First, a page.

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Blind Men's Bluff: FED-Defending, Gold-Hating Economists

• North

Higher education in the United States was transformed by Rockefeller money, beginning in 1902: the General Education Board. The GEB made grants to colleges only if they hired Ph.D-holding graduates of a handful of universities, which alone granted the Ph.D. This way, the universities could indirectly take over the rest of the colleges, which were mostly church-related. The strategy worked.

Rockefeller's academic empire included the University of Chicago, which he founded. From the turn of the 20th century, the University of Chicago's department of economics repudiated the use of gold in monetary affairs.

Milton Friedman earned his Nobel Prize for a book researched mainly by his co-author, Anna J. Schwartz: A Monetary History of the United States (1963). Born in 1915, she still works full time. In the Wikipedia entry for her, we read:

Anna Jacobson Schwartz (born November 11, 1915) is an economist at the National Bureau of Economic Research in New York City, and according to Paul Krugman "one of the world's greatest monetary scholars". She is best known for her collaboration with Milton Friedman on A Monetary History of the United States, 1867 – 1960 which laid a large portion of the blame for the Great Depression at the door of the Federal Reserve. She is a past president of the Western Economic Association (1988).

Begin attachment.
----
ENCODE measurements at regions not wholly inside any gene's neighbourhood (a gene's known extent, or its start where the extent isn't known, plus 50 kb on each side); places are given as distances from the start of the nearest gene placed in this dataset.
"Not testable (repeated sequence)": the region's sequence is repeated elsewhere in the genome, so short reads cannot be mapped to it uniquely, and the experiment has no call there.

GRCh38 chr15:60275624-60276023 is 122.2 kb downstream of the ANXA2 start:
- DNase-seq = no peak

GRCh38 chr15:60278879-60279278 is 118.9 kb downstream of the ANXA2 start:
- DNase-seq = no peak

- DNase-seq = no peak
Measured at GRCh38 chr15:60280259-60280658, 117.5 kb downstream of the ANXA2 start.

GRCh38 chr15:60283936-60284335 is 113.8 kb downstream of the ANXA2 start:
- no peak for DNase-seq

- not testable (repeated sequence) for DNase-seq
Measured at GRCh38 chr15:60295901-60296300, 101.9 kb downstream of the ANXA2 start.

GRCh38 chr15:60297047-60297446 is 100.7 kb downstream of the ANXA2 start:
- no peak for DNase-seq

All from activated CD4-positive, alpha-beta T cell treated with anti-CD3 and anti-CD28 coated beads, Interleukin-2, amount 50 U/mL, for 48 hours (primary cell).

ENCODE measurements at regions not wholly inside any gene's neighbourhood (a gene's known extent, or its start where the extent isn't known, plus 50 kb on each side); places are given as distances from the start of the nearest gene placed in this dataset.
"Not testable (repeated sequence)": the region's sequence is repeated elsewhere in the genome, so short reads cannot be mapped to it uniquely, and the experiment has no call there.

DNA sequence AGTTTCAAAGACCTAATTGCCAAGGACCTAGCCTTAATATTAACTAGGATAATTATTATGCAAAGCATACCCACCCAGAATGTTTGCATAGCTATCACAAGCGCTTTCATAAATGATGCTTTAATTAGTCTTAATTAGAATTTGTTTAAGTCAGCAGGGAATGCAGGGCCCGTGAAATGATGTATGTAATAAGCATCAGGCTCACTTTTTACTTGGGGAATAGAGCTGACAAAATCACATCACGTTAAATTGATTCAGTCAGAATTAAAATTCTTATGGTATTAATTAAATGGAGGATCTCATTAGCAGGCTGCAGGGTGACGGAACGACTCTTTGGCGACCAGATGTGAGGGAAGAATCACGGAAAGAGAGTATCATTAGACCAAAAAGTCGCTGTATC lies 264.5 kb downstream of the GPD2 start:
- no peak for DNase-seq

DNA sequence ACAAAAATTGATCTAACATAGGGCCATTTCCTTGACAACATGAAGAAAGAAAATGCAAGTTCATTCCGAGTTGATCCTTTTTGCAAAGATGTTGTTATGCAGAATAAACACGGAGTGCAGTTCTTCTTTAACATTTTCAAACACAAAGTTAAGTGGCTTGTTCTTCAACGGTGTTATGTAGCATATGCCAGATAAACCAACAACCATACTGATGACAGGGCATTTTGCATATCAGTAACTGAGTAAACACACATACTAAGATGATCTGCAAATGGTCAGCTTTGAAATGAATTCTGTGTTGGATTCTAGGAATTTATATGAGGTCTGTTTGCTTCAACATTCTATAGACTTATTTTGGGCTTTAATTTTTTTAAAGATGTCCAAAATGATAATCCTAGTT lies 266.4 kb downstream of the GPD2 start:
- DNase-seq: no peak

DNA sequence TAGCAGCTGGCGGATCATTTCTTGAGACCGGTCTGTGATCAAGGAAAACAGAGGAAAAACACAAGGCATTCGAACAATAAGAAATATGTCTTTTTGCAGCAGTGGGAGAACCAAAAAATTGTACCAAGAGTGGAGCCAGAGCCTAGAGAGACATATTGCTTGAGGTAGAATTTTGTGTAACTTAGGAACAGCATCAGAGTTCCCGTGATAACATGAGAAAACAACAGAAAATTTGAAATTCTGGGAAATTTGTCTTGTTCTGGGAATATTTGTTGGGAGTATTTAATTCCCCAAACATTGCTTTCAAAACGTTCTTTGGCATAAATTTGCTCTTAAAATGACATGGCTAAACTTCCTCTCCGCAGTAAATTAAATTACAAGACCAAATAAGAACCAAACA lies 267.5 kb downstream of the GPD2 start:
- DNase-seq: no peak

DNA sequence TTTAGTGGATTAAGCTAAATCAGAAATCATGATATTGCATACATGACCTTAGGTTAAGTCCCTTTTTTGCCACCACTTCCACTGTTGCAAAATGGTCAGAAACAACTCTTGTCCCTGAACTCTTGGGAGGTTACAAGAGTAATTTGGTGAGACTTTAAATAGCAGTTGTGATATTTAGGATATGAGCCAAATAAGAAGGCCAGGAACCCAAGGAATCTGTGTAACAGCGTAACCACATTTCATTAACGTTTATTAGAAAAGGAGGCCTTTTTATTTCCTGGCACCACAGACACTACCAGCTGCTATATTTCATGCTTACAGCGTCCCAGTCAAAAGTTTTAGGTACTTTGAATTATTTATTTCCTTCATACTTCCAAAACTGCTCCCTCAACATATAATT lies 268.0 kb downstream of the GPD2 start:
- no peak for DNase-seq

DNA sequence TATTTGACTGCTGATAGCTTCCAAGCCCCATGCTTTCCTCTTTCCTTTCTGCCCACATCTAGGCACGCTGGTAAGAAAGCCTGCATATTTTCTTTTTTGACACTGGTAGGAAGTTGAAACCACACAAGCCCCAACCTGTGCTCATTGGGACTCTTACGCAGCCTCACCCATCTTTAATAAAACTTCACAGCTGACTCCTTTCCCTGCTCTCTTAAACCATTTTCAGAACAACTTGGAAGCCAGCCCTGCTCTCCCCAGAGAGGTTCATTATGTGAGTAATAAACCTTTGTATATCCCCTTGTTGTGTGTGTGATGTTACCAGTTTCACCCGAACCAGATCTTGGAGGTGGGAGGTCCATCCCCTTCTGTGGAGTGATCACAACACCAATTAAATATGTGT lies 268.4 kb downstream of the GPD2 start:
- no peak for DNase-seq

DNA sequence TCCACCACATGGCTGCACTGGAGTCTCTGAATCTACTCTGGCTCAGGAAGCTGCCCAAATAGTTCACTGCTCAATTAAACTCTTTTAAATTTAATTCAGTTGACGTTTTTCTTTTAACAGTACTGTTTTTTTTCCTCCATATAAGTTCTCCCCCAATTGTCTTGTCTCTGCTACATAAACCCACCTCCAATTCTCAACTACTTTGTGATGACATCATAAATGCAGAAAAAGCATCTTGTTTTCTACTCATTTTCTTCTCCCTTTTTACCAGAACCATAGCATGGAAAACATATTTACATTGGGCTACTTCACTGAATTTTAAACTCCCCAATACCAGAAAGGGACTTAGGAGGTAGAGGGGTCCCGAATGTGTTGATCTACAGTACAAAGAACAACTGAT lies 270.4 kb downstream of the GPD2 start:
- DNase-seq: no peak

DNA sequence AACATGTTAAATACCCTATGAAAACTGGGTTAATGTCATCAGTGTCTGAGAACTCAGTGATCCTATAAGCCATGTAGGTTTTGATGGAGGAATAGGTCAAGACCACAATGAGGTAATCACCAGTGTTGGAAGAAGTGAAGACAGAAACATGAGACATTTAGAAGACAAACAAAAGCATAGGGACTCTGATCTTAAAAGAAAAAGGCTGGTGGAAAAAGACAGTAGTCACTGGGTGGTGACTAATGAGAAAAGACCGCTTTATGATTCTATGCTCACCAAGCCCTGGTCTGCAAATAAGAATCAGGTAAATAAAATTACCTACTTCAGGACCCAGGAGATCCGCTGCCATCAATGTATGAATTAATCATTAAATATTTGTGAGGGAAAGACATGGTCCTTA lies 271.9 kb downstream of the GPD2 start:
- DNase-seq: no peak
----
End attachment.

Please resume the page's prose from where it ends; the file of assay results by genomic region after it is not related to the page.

The book is known in academic circles and policy-making circles only for its thesis regarding the Federal Reserve System, 1930-33. It says that the FED had not inflated enough, 1930-33. The book is never quoted by the media on any other topic, although it is a fat book. That is the only academic thing that Friedman ever wrote that was adopted by his Keynesian peers. Why? Because he came out on their side.

The academic economics profession is united on only one topic: the superiority of central banking to the gold standard.

There has never been a college textbook in economics that called the FED a government-created cartel that exists for the sake of the largest banks. This outlook shapes the thinking of the students who get certified to teach. They are literally unable intellectually to apply the economic theory in the chapter on cartels to the Federal Reserve System, despite the fact that the theory in the cartel chapter fits seamlessly onto the facts of the FED. Support of central banking is basic to the entire curriculum in modern economics.

So, the graduates have a blind spot: central banking. This means they have another blind spot: a gold coin standard. It means that they have literally never examined the theory of a monetary standard that is based solely on the enforcement of voluntary exchange, including contracts. They are literally incapable of imagining a free market for money. The methodological tools which they apply with mathematical precision – a fake precision – to every other area of life, including marriage, they are intellectually incapable of applying to money.


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